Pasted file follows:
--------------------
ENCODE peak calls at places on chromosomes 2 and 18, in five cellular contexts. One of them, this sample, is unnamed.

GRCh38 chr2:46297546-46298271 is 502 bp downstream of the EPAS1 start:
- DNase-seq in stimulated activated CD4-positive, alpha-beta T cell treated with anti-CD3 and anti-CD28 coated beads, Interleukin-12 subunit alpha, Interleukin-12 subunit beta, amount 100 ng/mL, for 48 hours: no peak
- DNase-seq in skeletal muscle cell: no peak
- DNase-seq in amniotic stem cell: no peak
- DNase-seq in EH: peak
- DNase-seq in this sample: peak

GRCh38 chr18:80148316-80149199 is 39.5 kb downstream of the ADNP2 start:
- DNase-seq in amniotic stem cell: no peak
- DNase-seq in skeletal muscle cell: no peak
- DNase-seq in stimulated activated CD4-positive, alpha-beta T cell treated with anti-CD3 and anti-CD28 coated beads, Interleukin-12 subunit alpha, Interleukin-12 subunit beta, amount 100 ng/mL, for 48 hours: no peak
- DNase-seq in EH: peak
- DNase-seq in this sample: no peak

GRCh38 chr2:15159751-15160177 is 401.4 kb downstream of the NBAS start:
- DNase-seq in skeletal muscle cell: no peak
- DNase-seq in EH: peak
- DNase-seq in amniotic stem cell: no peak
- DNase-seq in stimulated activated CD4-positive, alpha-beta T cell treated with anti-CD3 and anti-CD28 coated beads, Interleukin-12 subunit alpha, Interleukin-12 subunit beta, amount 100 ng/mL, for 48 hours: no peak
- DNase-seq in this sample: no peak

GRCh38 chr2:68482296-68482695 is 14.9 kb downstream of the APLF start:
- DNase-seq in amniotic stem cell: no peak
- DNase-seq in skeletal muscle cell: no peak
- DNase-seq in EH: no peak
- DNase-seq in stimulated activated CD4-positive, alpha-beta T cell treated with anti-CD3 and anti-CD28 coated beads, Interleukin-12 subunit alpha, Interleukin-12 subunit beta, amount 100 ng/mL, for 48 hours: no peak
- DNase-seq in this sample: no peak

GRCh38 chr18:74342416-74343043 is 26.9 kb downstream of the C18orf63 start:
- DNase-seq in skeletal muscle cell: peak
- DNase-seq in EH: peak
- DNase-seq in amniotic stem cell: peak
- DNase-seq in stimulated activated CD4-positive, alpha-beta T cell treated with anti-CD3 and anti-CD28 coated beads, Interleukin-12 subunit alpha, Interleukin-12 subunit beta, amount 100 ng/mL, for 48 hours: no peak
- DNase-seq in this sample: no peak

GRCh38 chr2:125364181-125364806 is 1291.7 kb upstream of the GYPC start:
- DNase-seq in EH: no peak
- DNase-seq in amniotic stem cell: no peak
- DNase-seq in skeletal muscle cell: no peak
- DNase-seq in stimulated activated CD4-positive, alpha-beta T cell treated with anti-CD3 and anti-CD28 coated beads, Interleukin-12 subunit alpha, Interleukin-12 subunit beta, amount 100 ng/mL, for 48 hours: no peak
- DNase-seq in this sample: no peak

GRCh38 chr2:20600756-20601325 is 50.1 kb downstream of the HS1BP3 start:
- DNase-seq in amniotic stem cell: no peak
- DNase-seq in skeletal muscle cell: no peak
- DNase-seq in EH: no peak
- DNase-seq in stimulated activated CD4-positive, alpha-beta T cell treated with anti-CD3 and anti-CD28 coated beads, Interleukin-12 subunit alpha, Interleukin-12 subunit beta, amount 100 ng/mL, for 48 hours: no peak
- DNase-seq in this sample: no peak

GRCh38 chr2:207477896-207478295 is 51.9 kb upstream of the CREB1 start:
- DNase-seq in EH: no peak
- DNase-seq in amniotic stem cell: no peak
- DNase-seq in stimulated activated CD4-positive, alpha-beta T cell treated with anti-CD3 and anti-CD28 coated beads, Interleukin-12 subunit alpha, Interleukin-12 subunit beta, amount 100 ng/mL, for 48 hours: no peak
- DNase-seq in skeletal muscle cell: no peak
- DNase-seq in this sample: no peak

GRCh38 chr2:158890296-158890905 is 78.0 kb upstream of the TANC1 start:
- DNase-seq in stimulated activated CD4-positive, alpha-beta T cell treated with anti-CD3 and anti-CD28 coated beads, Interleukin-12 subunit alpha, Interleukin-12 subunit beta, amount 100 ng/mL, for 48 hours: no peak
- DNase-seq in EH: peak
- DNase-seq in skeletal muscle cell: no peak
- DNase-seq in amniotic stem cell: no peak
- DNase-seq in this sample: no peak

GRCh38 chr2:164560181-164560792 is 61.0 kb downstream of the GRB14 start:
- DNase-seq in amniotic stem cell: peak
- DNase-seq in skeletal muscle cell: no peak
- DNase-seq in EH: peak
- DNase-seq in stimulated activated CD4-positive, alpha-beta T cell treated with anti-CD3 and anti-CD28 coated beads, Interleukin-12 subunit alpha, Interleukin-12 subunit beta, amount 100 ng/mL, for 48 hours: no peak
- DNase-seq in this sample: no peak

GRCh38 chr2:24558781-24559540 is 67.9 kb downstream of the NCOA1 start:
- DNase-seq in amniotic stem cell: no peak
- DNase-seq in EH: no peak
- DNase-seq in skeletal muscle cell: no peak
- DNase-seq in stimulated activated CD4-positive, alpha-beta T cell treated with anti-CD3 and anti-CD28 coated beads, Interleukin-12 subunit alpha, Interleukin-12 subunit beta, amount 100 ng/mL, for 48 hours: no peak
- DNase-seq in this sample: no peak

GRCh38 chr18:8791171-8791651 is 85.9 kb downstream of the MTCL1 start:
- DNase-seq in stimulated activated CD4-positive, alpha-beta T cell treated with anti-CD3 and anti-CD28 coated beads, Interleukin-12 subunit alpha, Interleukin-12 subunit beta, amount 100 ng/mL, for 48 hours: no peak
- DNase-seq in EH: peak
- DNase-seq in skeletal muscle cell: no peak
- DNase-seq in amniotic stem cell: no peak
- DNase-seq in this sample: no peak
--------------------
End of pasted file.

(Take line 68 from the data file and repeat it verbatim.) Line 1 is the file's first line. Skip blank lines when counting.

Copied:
GRCh38 chr18:8791171-8791651 is 85.9 kb downstream of the MTCL1 start: